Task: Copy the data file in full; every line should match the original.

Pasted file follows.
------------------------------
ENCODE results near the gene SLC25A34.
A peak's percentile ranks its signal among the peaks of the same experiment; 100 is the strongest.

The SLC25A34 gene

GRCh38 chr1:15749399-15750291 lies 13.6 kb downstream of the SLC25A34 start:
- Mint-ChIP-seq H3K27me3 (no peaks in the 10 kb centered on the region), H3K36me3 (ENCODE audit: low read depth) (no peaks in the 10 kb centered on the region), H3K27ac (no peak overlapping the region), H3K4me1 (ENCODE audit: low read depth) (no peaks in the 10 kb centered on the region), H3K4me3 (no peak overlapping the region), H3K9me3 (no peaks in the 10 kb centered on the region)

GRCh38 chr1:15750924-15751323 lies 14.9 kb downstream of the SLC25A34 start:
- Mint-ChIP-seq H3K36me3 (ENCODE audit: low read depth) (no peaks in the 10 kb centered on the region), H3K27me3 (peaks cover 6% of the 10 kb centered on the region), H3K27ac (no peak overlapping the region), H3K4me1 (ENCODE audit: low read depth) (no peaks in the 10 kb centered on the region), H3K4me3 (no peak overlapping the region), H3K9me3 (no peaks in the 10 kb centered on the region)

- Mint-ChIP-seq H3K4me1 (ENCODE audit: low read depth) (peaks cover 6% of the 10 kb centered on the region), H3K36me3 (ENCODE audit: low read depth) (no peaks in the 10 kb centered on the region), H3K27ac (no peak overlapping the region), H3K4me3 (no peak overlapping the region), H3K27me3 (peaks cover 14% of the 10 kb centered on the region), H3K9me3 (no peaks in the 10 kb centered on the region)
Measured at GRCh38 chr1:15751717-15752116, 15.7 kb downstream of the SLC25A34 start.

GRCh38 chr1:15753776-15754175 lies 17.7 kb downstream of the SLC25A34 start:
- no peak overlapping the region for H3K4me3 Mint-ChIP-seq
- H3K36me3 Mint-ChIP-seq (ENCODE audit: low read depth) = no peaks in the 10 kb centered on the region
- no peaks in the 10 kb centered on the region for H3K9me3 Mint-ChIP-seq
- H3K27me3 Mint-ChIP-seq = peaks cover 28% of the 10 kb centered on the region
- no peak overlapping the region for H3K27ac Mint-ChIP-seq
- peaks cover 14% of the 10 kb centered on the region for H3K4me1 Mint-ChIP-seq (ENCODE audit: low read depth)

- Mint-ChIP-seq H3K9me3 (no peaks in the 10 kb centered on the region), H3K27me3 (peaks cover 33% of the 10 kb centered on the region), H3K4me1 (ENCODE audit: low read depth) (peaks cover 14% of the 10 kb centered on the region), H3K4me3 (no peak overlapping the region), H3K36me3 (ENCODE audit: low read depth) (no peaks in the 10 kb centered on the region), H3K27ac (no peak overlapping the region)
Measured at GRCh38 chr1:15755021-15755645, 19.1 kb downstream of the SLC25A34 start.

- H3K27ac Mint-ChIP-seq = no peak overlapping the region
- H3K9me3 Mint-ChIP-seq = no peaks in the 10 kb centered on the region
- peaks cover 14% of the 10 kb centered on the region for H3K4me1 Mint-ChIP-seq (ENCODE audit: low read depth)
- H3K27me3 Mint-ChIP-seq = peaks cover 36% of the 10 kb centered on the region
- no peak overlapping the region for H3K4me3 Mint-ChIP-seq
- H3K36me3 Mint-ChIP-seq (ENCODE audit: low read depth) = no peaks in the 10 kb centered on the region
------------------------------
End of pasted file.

ENCODE results near the gene SLC25A34.
A peak's percentile ranks its signal among the peaks of the same experiment; 100 is the strongest.

The SLC25A34 gene

GRCh38 chr1:15749399-15750291 lies 13.6 kb downstream of the SLC25A34 start:
- Mint-ChIP-seq H3K27me3 (no peaks in the 10 kb centered on the region), H3K36me3 (ENCODE audit: low read depth) (no peaks in the 10 kb centered on the region), H3K27ac (no peak overlapping the region), H3K4me1 (ENCODE audit: low read depth) (no peaks in the 10 kb centered on the region), H3K4me3 (no peak overlapping the region), H3K9me3 (no peaks in the 10 kb centered on the region)

GRCh38 chr1:15750924-15751323 lies 14.9 kb downstream of the SLC25A34 start:
- Mint-ChIP-seq H3K36me3 (ENCODE audit: low read depth) (no peaks in the 10 kb centered on the region), H3K27me3 (peaks cover 6% of the 10 kb centered on the region), H3K27ac (no peak overlapping the region), H3K4me1 (ENCODE audit: low read depth) (no peaks in the 10 kb centered on the region), H3K4me3 (no peak overlapping the region), H3K9me3 (no peaks in the 10 kb centered on the region)

- Mint-ChIP-seq H3K4me1 (ENCODE audit: low read depth) (peaks cover 6% of the 10 kb centered on the region), H3K36me3 (ENCODE audit: low read depth) (no peaks in the 10 kb centered on the region), H3K27ac (no peak overlapping the region), H3K4me3 (no peak overlapping the region), H3K27me3 (peaks cover 14% of the 10 kb centered on the region), H3K9me3 (no peaks in the 10 kb centered on the region)
Measured at GRCh38 chr1:15751717-15752116, 15.7 kb downstream of the SLC25A34 start.

GRCh38 chr1:15753776-15754175 lies 17.7 kb downstream of the SLC25A34 start:
- no peak overlapping the region for H3K4me3 Mint-ChIP-seq
- H3K36me3 Mint-ChIP-seq (ENCODE audit: low read depth) = no peaks in the 10 kb centered on the region
- no peaks in the 10 kb centered on the region for H3K9me3 Mint-ChIP-seq
- H3K27me3 Mint-ChIP-seq = peaks cover 28% of the 10 kb centered on the region
- no peak overlapping the region for H3K27ac Mint-ChIP-seq
- peaks cover 14% of the 10 kb centered on the region for H3K4me1 Mint-ChIP-seq (ENCODE audit: low read depth)

- Mint-ChIP-seq H3K9me3 (no peaks in the 10 kb centered on the region), H3K27me3 (peaks cover 33% of the 10 kb centered on the region), H3K4me1 (ENCODE audit: low read depth) (peaks cover 14% of the 10 kb centered on the region), H3K4me3 (no peak overlapping the region), H3K36me3 (ENCODE audit: low read depth) (no peaks in the 10 kb centered on the region), H3K27ac (no peak overlapping the region)
Measured at GRCh38 chr1:15755021-15755645, 19.1 kb downstream of the SLC25A34 start.

- H3K27ac Mint-ChIP-seq = no peak overlapping the region
- H3K9me3 Mint-ChIP-seq = no peaks in the 10 kb centered on the region
- peaks cover 14% of the 10 kb centered on the region for H3K4me1 Mint-ChIP-seq (ENCODE audit: low read depth)
- H3K27me3 Mint-ChIP-seq = peaks cover 36% of the 10 kb centered on the region
- no peak overlapping the region for H3K4me3 Mint-ChIP-seq
- H3K36me3 Mint-ChIP-seq (ENCODE audit: low read depth) = no peaks in the 10 kb centered on the region